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Environmentalists and activists who oppose the spread of genetically modified organisms (GMOs) are raising concerns about the discovery of “Roundup Ready” wheat in an unplanted field in Washington state.
The discovery, announced in a press release by the U.S. Agriculture Department last week, was made by a farmer who found 22 of the plants growing in an unplanted field.
The episode increases doubts that it will be possible to keep GMOs out of the food supply, which could negatively affect trade relations with some countries and could also increase the use of Roundup and other glyphosate-based pesticides.
Monsanto, the manufacturer of the strain of wheat discovered last week, and the manufacturer of Roundup weed killer, has designed a number of crops to be “Roundup Ready,” meaning they are specifically designed to be used with the weed killer. The spread of Roundup Ready crops has contributed to Roundup becoming the most applied weed killer on the planet. However, no strain of GMO wheat is currently approved by the USDA for sale in the U.S.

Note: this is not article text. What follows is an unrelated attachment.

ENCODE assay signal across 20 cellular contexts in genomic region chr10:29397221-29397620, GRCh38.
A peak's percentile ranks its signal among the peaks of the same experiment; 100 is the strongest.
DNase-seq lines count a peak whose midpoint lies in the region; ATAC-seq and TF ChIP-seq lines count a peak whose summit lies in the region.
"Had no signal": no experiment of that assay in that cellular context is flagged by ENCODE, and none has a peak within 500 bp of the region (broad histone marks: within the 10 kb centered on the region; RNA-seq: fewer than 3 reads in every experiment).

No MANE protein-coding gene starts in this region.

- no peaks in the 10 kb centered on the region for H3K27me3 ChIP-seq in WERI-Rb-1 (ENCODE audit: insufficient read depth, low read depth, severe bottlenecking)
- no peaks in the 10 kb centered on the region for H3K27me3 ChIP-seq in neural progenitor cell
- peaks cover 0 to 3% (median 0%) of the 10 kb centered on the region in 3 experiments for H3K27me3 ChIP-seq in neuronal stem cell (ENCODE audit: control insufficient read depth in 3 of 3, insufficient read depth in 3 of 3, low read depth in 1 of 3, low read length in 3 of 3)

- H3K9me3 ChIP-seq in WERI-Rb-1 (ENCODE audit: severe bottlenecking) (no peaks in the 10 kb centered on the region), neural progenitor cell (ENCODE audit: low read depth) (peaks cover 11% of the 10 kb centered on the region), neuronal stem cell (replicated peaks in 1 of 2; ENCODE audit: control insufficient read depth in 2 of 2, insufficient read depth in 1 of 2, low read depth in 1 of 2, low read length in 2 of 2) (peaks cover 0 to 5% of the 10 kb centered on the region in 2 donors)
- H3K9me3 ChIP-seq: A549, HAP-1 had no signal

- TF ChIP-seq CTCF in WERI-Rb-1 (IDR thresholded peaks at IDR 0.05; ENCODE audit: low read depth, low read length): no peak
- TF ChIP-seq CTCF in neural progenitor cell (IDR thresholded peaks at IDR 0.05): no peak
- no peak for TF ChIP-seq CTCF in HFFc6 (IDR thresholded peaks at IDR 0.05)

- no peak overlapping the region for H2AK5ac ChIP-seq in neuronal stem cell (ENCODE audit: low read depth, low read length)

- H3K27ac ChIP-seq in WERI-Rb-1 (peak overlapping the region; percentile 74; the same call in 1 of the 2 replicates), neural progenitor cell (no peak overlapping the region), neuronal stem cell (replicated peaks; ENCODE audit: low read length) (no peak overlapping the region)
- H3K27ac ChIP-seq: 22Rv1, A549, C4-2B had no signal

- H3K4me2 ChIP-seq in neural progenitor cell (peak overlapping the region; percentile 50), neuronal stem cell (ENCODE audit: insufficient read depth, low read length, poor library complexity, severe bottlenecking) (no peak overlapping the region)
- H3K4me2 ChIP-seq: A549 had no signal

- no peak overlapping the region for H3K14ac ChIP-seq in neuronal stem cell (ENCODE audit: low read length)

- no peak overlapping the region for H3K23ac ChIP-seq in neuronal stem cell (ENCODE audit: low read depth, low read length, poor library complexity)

A similar discovery in Oregon in 2013 resulted in a temporary ban on wheat exports to several Asian countries in 2013, who were not sold on the safety of GMOs.
The farmer who discovered the wheat has had his entire wheat harvest held up for testing, to ensure that the unapproved Roundup Ready wheat does not enter the food chain.
Roundup Cancer Concerns
The discovery comes amid increased concern over the safety of glyphosate, including debate over the link between exposure to Roundup and non-Hodgkin’s lymphoma, as well as other cancers.
In March 2015, the World Health Organization’s International Agency for Research on Cancer (IARC) declared that glyphosate is likely a cancer-causing agent, and the EPA is currently conducting a safety review of glyphosate.
Amid the continuing debate within the regulatory community, Monsanto now faces a growing number of Roundup cancer lawsuits in the United States, typically involving individuals diagnosed with a form of non-Hodgkin’s lymphoma following heavy exposure to the herbicide as a farm or agricultural worker.
The complaints allege that the manufacturer recklessly promoted Roundup and pushed greater and greater use of the chemical, without disclosing the potential health risks.
A recent U.S. Geological Survey on glyphosate usage nationwide found that an estimated 2.6 billion pounds of the herbicide has been sprayed on America’s agricultural land over the two decades since the mid-1990s, when Monsanto introduced “Roundup Ready” crops that are designed to survive being sprayed with glyphosate, killing the weeds but not the crops.